WASHINGTON, D.C. – In one of the most exciting new productions of the season, eight members of the Philadelphia Minton family are preparing a memorial supper to send their Gran’Me off in style. “Here We Go Making Preparations” sets the tone for the catered supper. The setting is Minton Place, the restaurant that’s been in their family for 100 years carrying on the tradition of Southern soul food. Its current proprietor and granddaughter, Ruthie, has fallen on hard times and is struggling to keep the restaurant afloat. Grace is a rich tapestry of the African American experience with a wonderful score that grabs you by the collar and holds you in its Southern sway. Co-book Writer, Composer, Lyricist, Music Director and DC native, Nolan Williams, Jr., has crafted a small miracle – inviting us to experience African American culinary traditions while gently reminding us of the perils of gentrification in established Black neighborhoods.
What I found along with the joyfulness and hilarity of this musical is the far deeper message that defines the heart and soul of Black culture. Some of the numbers are reminiscent of Sondheim’s pace and storytelling style, while others are flat-out soulful R&B or traditional New Orleans jazz. Some ballads feel like lullabies while others are downright funky. Haley’s roof-raising tune, “This Holy Bird”, a hilariously irreverent paean to the glories of the chicken wing, had the audience in stitches watching the family flap their arms to the “Funky Chicken”.
Meet the Mintons
Matriarch Miss Minnie rules the roost with love, understanding and no-nonsense military precision. She embodies the roots of the family tree. In the tender ballad “Three Okra Seeds” Minnie tells the story of her ancestor who left slavery behind with only a scant few seeds in her hand – a tradition dating back to the early days of slavery.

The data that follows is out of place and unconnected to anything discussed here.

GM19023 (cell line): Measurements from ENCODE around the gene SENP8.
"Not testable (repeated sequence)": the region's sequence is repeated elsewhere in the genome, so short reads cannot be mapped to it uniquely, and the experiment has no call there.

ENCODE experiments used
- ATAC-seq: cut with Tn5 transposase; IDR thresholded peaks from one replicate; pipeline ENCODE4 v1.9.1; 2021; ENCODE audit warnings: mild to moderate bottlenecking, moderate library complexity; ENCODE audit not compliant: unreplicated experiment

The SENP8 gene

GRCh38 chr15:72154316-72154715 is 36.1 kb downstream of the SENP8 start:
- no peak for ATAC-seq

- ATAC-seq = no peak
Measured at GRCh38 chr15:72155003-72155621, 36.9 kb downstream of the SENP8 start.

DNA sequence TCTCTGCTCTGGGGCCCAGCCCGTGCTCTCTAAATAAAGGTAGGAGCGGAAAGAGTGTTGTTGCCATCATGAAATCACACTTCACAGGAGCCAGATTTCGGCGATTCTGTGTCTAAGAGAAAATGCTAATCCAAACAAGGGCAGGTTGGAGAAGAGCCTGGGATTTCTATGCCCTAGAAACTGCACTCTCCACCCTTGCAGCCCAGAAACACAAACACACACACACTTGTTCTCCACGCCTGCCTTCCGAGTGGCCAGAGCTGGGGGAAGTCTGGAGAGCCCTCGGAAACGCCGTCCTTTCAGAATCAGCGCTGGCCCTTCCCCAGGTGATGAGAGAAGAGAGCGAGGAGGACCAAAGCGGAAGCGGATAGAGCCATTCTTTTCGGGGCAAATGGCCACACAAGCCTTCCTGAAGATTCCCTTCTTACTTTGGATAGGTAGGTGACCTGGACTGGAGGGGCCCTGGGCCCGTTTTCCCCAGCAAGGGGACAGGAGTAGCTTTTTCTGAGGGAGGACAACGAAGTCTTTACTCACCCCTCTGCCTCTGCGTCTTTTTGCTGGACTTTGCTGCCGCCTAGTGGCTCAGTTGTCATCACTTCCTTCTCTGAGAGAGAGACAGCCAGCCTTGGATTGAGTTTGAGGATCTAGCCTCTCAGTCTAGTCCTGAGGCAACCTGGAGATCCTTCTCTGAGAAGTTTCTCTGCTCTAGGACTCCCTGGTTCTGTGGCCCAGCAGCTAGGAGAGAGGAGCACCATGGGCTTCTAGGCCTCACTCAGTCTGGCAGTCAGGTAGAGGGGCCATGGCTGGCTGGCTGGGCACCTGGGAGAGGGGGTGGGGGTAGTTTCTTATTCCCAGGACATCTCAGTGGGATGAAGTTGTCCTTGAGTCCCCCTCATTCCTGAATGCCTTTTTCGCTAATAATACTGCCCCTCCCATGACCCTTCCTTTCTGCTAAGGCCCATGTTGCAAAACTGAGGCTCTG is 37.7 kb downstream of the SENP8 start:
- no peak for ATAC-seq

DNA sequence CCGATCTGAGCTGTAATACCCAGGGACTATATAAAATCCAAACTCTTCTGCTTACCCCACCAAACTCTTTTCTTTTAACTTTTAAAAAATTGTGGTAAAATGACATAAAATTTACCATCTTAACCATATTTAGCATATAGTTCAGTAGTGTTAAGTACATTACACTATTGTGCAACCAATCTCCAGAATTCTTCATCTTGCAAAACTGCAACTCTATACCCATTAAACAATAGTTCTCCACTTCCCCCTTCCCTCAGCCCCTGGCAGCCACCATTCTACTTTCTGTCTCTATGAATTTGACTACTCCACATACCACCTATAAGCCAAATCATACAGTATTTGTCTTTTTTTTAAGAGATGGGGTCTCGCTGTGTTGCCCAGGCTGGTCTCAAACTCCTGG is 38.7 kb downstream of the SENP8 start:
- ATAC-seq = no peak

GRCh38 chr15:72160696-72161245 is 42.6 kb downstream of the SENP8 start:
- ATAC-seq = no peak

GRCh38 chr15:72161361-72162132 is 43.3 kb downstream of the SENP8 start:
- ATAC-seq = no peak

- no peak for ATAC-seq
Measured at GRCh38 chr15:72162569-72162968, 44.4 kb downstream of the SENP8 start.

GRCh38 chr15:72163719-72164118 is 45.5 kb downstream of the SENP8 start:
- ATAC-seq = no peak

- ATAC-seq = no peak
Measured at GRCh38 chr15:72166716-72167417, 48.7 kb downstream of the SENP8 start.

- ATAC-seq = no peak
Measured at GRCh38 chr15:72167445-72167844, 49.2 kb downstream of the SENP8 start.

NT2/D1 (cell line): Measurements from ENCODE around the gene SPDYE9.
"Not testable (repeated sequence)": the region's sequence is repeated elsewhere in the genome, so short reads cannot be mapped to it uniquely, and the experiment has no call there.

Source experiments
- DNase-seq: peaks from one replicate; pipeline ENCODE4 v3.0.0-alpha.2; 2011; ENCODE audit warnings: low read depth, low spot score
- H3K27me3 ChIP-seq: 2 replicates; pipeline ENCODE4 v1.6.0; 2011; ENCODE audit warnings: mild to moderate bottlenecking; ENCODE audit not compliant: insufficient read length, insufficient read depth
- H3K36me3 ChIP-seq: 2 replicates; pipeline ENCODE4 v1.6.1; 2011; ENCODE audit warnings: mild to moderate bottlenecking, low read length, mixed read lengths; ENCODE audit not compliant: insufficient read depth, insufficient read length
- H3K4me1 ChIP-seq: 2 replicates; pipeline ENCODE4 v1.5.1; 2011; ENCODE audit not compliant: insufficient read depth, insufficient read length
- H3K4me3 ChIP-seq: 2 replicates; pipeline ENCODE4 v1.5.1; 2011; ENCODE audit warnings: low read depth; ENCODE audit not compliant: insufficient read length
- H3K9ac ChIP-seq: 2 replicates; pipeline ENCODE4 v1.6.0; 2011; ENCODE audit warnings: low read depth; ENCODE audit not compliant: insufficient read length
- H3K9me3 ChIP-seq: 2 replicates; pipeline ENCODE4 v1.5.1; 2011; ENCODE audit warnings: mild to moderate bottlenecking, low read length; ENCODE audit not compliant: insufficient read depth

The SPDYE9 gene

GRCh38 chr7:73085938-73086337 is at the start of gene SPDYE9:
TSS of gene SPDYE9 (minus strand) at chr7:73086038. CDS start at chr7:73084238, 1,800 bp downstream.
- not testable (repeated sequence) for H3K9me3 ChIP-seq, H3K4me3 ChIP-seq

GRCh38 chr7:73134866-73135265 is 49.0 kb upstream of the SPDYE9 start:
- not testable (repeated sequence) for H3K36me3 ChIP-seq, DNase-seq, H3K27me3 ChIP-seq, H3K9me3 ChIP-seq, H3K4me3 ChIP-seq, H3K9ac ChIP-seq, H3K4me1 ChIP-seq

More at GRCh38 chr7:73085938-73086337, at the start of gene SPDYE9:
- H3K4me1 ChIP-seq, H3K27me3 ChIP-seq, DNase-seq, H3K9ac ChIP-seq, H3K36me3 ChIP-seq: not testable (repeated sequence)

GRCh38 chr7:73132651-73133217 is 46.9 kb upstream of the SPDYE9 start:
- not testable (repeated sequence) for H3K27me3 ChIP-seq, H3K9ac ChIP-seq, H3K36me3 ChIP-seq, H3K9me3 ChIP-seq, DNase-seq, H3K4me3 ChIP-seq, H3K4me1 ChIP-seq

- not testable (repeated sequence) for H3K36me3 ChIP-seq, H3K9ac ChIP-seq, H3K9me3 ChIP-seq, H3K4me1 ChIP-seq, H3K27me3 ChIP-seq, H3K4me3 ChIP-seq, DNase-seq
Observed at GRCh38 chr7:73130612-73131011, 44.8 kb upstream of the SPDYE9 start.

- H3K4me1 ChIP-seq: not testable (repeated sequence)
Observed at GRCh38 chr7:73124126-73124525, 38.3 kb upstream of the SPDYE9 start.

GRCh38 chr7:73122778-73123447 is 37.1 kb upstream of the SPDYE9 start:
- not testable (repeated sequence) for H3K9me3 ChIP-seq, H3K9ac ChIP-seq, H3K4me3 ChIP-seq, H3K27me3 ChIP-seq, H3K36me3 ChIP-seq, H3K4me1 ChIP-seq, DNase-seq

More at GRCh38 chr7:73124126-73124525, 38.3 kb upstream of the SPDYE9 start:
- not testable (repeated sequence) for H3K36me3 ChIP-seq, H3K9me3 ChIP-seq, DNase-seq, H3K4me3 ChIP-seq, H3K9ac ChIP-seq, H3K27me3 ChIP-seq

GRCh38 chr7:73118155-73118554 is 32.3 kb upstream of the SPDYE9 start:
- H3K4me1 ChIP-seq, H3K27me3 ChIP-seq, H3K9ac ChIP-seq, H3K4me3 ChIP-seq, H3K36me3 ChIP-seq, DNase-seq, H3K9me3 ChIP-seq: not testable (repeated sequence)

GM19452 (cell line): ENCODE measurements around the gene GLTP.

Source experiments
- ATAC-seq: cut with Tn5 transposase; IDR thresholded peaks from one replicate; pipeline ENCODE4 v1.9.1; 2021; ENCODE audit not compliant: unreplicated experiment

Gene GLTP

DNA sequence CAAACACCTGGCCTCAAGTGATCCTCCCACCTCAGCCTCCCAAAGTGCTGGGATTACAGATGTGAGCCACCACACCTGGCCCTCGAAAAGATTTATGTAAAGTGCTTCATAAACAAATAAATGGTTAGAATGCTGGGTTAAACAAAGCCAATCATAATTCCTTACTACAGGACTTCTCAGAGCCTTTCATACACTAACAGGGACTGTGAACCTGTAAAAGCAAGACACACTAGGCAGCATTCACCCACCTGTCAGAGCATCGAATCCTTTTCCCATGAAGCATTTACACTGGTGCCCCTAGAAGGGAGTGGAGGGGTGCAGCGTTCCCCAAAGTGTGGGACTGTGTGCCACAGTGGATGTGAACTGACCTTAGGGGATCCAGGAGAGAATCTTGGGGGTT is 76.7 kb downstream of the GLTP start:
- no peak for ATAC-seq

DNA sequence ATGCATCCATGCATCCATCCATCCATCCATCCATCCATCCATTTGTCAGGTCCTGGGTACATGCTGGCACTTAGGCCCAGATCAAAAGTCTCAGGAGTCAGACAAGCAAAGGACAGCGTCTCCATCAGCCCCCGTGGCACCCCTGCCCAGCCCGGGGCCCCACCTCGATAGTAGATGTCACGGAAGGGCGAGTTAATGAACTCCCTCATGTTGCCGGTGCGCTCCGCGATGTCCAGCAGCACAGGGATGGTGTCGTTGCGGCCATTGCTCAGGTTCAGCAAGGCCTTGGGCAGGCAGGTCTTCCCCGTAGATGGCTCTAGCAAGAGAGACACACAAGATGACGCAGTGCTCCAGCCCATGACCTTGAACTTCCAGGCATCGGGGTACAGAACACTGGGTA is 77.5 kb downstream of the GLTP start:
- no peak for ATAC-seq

Joshua, an adorable, hyper-energetic, hip-hop kid who plans to DJ the event, much to everyone’s dismay, video-tweets the family’s activities. “Yo fam!” he addresses his Twitter followers and squabbles fade away with his upbeat vibe.
Stylish Jacqui, “I’m not bougie. I’m Afro chic,” is the media-savvy fashion maven, the perfect counterpoint to Haley, who is miffed her name’s been left off the restaurant’s historic plaque.
Paul, the PhD nephew charged with coordinating the memorial program, schools the family in historic African American chefs who are painted on the set’s backdrop. And then there’s E.J., a finance guy, whose father kept him from the Mintons claiming they weren’t classy enough. “Dady’ Used to Say”, he croons realizing that distance kept him from their love.
Twenty-two numbers show off the cast’s crazy amazing vocal chops, but as anyone in the DMV knows, no one can be bested by the amazing Nova Y. Payton, who will rip your heart out with her killer, honeyed voice and extraordinary range. My fur stands on end every time I hear her sing and, as evidenced by the numerous standing ovations she received, so did everyone else’s.
This feel-good musical coupled with an extraordinary cast wrap us in their warmest embrace and we, the audience, return the spirit in kind with all the grace we can muster.
Starring Nova Y. Payton as Ruthie; Virginia Ann Woodruff as Miss Minnie; Rayshun LaMarr as Joshua; Arica Jackson as Haley; Raquel Jennings as Jacqui; David Hughey as Paul; Jarran Muse as E. J.; and Solomon Parker III as Lawrence.
Directed and Choreographed by Robert Barry Fleming; Co-Book by Nikkole Salter; Conducted by Paul Byssainthe, Jr. with Orchestrations by Joseph Joubert; Scenic Design by Jason Ardizzone-West; Costume Design by Dominique Fawn Hill; Lighting Design by Xavier Pierce .
Through May 14th at Ford’s Theatre, 511 Tenth Street, Washington, DC 20004. For tickets and information visit www.Fords.org or call the box office at 202 347-4833.